The situation in Europe, though, remains in the toilet, and a new report makes the case that numbers are even far worse than believed.

Bloomberg has reported that a Ford executive said that dealers for brands across the European Union are buying their own inventory, thus providing a boost to new-car sales figures by as much as 30 percent.

Roelant de Waard, Vice President of Marketing, Sales and Service at Ford of Europe, told Bloomberg,

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What’s Your Best-Ever Car Dealer Experience?

Suzuki dealer

If I asked you to rank car dealers on a list of trustworthy and respectable businesses, where would you place them?

The truth is, dealerships deserve a higher ranking than many of us would grant them. In this era of online dealer reviews, fierce competition and online research by customers, car dealers know they have to provide superior customer service, because with today’s customer they get only one chance.

Like anyone else, I’ve had excellent and disgusting experiences with car dealers. I’ll share an excellent one here, mention a disturbing Google trend and, of course, ask for your story of the best dealer experiences you’ve ever had.

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Coffee, Food, Weddings: Car Dealers Offering More Services to Lure Buyers

Galpin Ford's Horseless Carriage

A flickering TV showing a rerun of Judge Judy. A coffee pot caked with burned-out coffee grounds and filled with lukewarm liquid that may have once actually been coffee. A gated-off “kids area” that is nothing more than a set of wooden blocks stained with oil from the hands of countless dirty children.

This describes the general ambiance of the waiting area in any car dealership I’ve ever had the pleasure to visit.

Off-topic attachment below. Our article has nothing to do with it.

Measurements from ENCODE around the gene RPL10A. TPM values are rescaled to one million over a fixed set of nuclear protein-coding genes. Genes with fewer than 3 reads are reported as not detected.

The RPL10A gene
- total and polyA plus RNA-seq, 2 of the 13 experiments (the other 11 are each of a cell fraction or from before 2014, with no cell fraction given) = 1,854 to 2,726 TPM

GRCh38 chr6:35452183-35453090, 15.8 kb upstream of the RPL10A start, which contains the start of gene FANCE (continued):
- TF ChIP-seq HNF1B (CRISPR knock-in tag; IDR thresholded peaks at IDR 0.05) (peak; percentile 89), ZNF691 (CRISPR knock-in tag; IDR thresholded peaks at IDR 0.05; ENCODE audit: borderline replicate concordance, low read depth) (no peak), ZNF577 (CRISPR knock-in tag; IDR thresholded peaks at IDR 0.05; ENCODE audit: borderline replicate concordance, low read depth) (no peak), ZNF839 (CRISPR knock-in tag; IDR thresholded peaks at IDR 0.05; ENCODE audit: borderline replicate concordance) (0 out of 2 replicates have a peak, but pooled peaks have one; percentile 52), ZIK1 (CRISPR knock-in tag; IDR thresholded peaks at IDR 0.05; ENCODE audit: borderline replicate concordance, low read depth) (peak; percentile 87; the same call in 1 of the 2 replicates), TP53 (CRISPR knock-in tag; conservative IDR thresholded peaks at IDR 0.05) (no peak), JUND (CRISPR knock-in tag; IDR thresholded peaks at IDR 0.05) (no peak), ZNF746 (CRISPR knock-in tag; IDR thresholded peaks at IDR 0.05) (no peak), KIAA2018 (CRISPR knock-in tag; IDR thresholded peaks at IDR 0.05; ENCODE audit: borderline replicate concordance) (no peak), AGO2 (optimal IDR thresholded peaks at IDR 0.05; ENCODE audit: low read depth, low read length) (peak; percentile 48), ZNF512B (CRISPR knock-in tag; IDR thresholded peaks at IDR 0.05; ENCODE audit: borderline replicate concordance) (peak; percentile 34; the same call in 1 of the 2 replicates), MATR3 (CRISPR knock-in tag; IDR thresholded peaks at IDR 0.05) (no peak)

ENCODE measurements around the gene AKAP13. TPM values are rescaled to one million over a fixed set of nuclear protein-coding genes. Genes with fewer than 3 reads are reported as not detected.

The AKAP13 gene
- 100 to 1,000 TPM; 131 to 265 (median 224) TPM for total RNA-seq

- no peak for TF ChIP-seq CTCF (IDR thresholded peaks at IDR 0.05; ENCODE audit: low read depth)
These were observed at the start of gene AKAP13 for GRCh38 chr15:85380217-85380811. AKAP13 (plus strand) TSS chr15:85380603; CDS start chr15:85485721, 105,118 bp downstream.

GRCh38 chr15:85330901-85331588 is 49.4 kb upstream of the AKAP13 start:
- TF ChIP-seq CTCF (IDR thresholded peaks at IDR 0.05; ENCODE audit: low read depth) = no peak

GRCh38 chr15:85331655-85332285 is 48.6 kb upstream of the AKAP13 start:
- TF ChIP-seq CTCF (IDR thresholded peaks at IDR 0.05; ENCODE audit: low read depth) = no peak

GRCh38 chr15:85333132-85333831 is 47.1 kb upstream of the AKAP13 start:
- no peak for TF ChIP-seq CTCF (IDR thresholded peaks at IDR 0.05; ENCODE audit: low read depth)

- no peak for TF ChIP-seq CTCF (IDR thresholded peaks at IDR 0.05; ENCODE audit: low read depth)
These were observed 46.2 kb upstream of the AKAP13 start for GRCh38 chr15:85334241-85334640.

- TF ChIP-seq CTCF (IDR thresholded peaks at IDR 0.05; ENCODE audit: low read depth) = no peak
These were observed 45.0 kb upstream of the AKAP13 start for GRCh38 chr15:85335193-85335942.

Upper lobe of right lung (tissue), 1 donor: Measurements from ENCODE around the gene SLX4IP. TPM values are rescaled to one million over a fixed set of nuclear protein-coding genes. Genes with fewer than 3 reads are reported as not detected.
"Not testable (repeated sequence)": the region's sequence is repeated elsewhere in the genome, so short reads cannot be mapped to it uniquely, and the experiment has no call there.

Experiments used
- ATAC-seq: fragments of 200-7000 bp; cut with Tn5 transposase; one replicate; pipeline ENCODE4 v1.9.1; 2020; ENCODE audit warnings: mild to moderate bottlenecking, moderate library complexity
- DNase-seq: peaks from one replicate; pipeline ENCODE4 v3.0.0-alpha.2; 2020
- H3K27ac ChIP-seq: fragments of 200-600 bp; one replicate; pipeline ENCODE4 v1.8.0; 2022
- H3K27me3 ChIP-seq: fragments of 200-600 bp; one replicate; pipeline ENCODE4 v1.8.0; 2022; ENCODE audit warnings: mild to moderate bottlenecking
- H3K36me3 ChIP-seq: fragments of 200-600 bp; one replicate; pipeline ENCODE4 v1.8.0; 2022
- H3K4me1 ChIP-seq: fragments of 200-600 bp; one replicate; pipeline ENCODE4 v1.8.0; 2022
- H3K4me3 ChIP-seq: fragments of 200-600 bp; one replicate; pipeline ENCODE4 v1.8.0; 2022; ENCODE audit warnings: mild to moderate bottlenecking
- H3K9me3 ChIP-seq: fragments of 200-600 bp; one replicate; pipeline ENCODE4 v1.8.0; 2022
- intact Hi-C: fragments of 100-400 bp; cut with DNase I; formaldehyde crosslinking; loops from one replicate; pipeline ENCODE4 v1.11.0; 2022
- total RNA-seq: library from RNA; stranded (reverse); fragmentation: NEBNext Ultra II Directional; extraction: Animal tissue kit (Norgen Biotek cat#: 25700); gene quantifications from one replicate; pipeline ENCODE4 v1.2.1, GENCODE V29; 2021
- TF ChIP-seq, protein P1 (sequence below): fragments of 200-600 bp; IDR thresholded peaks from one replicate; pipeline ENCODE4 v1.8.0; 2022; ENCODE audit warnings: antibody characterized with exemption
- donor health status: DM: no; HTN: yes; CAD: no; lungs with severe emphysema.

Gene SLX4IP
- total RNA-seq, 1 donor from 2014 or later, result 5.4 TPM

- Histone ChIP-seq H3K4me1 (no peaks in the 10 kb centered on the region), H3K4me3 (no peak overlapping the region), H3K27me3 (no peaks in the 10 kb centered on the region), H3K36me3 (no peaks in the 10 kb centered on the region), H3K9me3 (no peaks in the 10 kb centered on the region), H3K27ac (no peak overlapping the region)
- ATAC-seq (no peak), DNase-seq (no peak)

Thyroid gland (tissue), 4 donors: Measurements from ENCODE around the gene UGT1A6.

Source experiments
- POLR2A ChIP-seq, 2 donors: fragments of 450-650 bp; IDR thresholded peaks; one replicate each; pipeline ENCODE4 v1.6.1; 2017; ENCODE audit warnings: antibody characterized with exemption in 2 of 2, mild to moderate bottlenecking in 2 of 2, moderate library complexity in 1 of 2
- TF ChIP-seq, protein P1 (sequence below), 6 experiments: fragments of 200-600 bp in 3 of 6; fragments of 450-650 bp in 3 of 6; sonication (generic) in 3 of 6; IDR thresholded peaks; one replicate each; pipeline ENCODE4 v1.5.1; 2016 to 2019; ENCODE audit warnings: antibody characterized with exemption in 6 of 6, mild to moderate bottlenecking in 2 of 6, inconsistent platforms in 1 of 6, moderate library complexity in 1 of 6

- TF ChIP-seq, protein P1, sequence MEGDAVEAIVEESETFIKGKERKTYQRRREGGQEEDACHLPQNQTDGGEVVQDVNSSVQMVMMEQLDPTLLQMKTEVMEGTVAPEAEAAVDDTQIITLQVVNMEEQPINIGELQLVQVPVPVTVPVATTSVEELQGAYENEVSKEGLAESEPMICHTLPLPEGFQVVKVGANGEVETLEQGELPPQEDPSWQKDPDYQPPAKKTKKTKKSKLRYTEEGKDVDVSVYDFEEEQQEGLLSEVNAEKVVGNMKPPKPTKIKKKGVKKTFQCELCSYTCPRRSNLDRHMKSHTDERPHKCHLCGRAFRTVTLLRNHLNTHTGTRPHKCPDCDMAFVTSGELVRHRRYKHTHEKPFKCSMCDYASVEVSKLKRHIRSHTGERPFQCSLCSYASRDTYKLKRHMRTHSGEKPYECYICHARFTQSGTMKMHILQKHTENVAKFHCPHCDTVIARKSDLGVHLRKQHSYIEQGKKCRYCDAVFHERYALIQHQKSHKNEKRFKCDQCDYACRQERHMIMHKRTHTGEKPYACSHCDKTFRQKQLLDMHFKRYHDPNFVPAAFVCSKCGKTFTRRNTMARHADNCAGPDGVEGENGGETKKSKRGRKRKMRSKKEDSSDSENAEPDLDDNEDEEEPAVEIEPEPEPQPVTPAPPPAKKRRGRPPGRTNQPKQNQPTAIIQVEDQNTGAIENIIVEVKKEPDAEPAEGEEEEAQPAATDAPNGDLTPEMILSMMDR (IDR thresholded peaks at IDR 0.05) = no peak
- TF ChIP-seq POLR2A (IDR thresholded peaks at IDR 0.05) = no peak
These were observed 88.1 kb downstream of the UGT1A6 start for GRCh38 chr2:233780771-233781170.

These places are an adequate form of shelter while negotiating the purchase of a new or used vehicle, but they are hardly welcoming and comfortable places to spend a few hours of your time. That, however, could change, as dealerships are beginning to add services that not only make them more comfortable, but could turn them into genuine destinations.

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Selling Cars from Front Office to Back Lot

Naeem Khan SLS

You’ve probably heard the big news that Ford is changing its slogan from “Drive One” to “Go Further.” It’s another move in the constant shuffle of ad agencies and irrelevant marketing that car companies engage in.

This slogan is almost as dumb as Hewlett-Packard’s “Everybody On.” Does Ford really think people will make the distinction between farther (that is, distance) and further (more advanced) or realize that most people use them as synonyms?

I like the old slogans much better: Saturn’s “A Different Kind of Car Company”; BMW’s “The Ultimate Driving Machine.”

Mercedes is honoring dress designer Naeem Khan (above) with its “Mercedes-Benz Presents” award for designing dresses for some of the world’s most stylish women. How about “Benz Bends Fashion to Its Ends” for a motto?

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Crazy or Brilliant? Scion Hopes to Sell New Cars Online

2011 Scion xB

Automotive News reports that 65 to 70 percent of car shoppers never contact the dealer they purchase from before walking through its doors.

That, in my opinion, is a mistake that could cost a car buyer thousands of dollars. I’m not going to get into the importance of online research and dealer comparison shopping again, but instead use that stat to illustrate that cars, for many reasons, have yet to succumb to the online purchase phenomenon that has gripped every other product on Earth.

Some automakers have tried to push an online buying experience (remember the GM eBay experiment?), but for now buyers prefer to buy their cars within the confines of dealership walls.

Scion, the “Gen Y” marketing arm of Toyota, wants to start pushing dealers into selling vehicles online. Could it work?